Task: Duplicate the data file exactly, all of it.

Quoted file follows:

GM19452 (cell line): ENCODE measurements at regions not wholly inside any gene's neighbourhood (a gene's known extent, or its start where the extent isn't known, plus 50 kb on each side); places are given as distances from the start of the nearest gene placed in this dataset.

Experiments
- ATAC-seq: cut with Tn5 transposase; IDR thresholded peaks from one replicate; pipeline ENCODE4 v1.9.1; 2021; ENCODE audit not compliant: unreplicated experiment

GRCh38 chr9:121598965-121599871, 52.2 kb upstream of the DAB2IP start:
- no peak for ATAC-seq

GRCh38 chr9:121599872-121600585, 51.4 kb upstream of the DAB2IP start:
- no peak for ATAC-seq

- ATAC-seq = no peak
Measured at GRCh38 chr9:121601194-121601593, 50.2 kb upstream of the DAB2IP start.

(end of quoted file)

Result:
GM19452 (cell line): ENCODE measurements at regions not wholly inside any gene's neighbourhood (a gene's known extent, or its start where the extent isn't known, plus 50 kb on each side); places are given as distances from the start of the nearest gene placed in this dataset.

Experiments
- ATAC-seq: cut with Tn5 transposase; IDR thresholded peaks from one replicate; pipeline ENCODE4 v1.9.1; 2021; ENCODE audit not compliant: unreplicated experiment

GRCh38 chr9:121598965-121599871, 52.2 kb upstream of the DAB2IP start:
- no peak for ATAC-seq

GRCh38 chr9:121599872-121600585, 51.4 kb upstream of the DAB2IP start:
- no peak for ATAC-seq

- ATAC-seq = no peak
Measured at GRCh38 chr9:121601194-121601593, 50.2 kb upstream of the DAB2IP start.